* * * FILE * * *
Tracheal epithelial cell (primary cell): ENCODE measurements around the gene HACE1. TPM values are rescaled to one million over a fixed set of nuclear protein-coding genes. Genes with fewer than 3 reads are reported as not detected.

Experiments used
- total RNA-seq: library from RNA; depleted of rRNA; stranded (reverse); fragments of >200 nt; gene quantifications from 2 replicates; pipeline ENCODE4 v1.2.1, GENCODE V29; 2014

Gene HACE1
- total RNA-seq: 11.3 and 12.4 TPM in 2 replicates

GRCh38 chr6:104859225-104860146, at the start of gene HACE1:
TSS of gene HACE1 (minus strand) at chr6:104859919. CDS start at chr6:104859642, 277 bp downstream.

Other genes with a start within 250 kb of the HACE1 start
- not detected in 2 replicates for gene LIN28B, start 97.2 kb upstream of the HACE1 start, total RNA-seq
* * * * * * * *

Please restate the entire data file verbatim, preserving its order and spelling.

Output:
Tracheal epithelial cell (primary cell): ENCODE measurements around the gene HACE1. TPM values are rescaled to one million over a fixed set of nuclear protein-coding genes. Genes with fewer than 3 reads are reported as not detected.

Experiments used
- total RNA-seq: library from RNA; depleted of rRNA; stranded (reverse); fragments of >200 nt; gene quantifications from 2 replicates; pipeline ENCODE4 v1.2.1, GENCODE V29; 2014

Gene HACE1
- total RNA-seq: 11.3 and 12.4 TPM in 2 replicates

GRCh38 chr6:104859225-104860146, at the start of gene HACE1:
TSS of gene HACE1 (minus strand) at chr6:104859919. CDS start at chr6:104859642, 277 bp downstream.

Other genes with a start within 250 kb of the HACE1 start
- not detected in 2 replicates for gene LIN28B, start 97.2 kb upstream of the HACE1 start, total RNA-seq